An international development policy that works


Today sees the publication of my briefing paper on the Conservative party’s international development policy. Unfortunately, the Conservatives have signed up to a number of bad ideas. As well as several wasteful gimmicks – among them an X-Factor style approach to spending aid money and a ‘poverty tourism’ programme to send gap year students to Africa – the Conservatives have failed to break with the worst aspect of Western international development policy: development aid.

My briefing argues that the Conservatives’ commitment to spending 0.7% of national GDP on international development aid is a mistake that will exacerbate poverty in the developing world. The biggest cause of Africa’s failure to grow since the 1960s has been economic mismanagement by African governments. Aid money insulates these governments from the costs of their bad policies and prolongs the misery of their citizens. I recommend that the Conservatives wind down development aid if they form the next government.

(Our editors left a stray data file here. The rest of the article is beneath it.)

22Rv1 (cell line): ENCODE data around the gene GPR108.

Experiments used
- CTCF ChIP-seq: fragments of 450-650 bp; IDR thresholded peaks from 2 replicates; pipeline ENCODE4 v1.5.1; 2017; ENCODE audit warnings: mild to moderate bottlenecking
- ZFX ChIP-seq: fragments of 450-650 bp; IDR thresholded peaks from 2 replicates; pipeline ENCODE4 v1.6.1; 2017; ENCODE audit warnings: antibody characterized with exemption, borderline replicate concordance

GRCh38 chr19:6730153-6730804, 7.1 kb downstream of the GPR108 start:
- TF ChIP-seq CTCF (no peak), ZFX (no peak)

The Conservative policy does have some strengths, however. Most notably, they have committed themselves to the unilateral reduction of agricultural subsidies and import tariffs on goods from the developing world. This is a brave and commendable stance that challenges special interests to the benefit of British consumers and foreign producers, although Britain’s membership of the EU will presumably limit their freedom of action in this regard.

In the paper I go on to suggest that the promotion of freedom of movement be extended to people as well as goods, which would help Britain to attract the best minds from around the world. This would enrich the British economy and facilitate growth in immigrants’ home countries in the form of remittances, which account for a huge transfer of wealth to the developing world’s poorest people and bypass the problem of government mismanagement. International development has not been a major issue at this election, but will be important to the next government. My briefing paper offers a new approach to development that uses the free market to help the world’s poorest to help themselves. You can read it here.